By Mary S. Gerbig
The Family Educational Rights and Privacy Act (FERPA), first enacted in 1974, is the federal law that protects the privacy of student education records. The law applies to all schools that receive funds under an applicable program of the U.S. Department of Education (DOE).
On March 24, 2008, the Department of Education (DOE) published proposed changes to FERPA regulations. The proposed changes are largely in response to recent legislation such as the USA Patriot Act, several U.S. Supreme Court decisions; advances in technology and corresponding identify theft issues; and increasing violence on school campuses. A common theme in the school violence cases has been the recognition by the DOE that the health and safety exceptions have been applied too narrowly by educational institutions. The proposed regulations are intended to clarify and broaden the scope of the health and safety exceptions. The DOE sought comments and input on the proposed rule changes through May 8, 2008. Enactment of the final regulations is anticipated in late November or early December, 2008.
Below are some of the Highlights of the Recently Proposed Regulations:
- May include a student’s user ID if the electronic identifier cannot be used to gain access to education records.
Disclosure to Party Creating Record
- Excludes from the definition of disclosure the release or return of an education record to the party that provided or created the record.
- Excludes records that are created or received after an individual is no longer a student in attendance and are not directly related to the individual’s attendance as a student.
Personally Identifiable Information
- Includes biometric record.
- Removes language about personal characteristics.
- Includes other information that is linked or linkable to a specific student that would allow a reasonable person in the school or its community to identify the student.
Disclosure to Parents
- Clarifies that an eligible student’s parents are appropriate parties to whom an educational institution may disclose personally identifiable information from education records without consent in a health or safety emergency.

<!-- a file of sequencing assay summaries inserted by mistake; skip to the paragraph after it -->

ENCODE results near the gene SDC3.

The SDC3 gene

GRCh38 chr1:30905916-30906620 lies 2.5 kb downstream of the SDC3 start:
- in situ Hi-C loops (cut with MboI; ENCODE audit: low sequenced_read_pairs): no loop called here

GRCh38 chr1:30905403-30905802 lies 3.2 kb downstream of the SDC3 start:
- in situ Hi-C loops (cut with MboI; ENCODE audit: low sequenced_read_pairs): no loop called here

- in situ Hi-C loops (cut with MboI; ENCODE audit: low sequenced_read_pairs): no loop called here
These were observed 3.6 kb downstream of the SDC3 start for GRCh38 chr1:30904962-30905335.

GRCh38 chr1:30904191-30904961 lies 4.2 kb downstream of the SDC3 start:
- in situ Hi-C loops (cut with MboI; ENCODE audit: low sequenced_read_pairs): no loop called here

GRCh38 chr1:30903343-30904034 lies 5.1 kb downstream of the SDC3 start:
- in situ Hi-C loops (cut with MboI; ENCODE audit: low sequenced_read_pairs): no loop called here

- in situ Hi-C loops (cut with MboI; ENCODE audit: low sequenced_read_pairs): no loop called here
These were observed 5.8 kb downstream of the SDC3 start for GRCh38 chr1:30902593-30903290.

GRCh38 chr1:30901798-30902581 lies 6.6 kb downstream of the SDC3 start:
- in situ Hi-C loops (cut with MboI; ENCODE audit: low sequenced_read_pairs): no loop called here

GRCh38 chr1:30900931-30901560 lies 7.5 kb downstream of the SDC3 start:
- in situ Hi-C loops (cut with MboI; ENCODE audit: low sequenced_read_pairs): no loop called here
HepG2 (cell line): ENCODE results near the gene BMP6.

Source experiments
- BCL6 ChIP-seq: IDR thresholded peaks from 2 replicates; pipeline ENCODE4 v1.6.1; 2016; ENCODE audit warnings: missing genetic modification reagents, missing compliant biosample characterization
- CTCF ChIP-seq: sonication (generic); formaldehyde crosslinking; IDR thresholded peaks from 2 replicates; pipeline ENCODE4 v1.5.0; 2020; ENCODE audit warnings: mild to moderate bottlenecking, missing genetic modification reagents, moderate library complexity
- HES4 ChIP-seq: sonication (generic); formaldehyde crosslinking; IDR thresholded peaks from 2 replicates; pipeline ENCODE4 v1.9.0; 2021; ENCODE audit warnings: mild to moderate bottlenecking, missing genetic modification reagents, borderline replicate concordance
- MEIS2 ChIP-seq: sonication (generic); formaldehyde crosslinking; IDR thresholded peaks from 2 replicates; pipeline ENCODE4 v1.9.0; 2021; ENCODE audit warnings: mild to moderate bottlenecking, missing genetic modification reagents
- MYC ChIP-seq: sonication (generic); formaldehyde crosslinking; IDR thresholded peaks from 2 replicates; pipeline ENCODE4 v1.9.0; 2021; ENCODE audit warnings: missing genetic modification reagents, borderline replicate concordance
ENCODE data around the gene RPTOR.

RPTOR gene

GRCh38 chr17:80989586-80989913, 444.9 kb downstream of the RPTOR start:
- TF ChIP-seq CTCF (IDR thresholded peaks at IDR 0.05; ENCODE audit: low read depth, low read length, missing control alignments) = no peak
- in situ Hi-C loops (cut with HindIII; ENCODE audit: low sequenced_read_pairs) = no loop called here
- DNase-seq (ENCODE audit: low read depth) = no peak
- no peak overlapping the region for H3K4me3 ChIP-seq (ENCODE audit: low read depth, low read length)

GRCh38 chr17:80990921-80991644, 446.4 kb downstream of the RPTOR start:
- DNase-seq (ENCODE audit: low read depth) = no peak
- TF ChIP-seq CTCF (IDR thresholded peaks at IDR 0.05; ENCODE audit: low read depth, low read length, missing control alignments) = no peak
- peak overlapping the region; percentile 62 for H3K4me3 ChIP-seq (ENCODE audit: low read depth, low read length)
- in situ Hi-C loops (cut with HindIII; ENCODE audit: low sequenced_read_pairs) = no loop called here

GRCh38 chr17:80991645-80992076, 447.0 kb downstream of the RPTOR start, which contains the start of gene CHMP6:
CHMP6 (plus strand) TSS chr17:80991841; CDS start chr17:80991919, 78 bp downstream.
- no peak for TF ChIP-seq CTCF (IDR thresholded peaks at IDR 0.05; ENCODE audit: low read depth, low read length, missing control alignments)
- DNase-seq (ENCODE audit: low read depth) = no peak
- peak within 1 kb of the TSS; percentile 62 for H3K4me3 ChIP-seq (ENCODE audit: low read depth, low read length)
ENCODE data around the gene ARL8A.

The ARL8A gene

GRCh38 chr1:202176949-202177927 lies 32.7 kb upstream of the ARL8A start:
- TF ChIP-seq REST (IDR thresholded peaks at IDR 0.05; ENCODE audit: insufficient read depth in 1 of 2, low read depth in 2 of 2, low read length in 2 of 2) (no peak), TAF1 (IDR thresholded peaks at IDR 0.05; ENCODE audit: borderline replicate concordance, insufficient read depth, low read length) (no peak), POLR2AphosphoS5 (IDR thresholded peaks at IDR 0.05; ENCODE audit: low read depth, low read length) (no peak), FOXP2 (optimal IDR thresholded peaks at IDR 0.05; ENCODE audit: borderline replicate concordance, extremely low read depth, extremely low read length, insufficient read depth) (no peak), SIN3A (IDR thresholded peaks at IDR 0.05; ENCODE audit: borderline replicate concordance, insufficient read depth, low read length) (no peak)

Disclosure to Third Parties Working on Behalf of School
- Clarifies and expands the school official’s exception to include contractors, consultants, volunteers and other outside parties to whom an educational agency or institution has outsourced institutional services.
Access to Education Records by School Officials
- Use reasonable methods to ensure that school officials obtain access to only those education records in which they have legitimate educational interests.
Disclosure to a School Where Student Seeks or Intends to Enroll
- May disclose without consent to another institution if the disclosure is for purposes related to the student’s enrollment or transfer.
Redaction of Information
- Provide objective standards for disclosing redacted documents.
Authentication of Identity
- Use reasonable methods to identify and authenticate the identity of person seeking records.
- May use password or PIN with user name.
- Single-factor authentication may not be reasonable for protecting access to information such as social security numbers.
Health and Safety Emergencies
- Take into account the totality of the circumstances.
- May disclose information if there is an articulable and significant threat to the health or safety of a student or other individuals.
- Specifies materials (such as policies, procedures, annual notifications, and training materials) that the FERPA enforcement office may require an educational institution to submit within the course of an investigation of FERPA violations.
In the light of the proposed regulations, and the interplay with the state pupil records law, we recommend a review of your pupil record policies and procedures for the 2008-09 school year. Contact Mary Gerbig at email@example.com or your Davis and Kuelthau, s.c. attorney if you have questions regarding pupil records.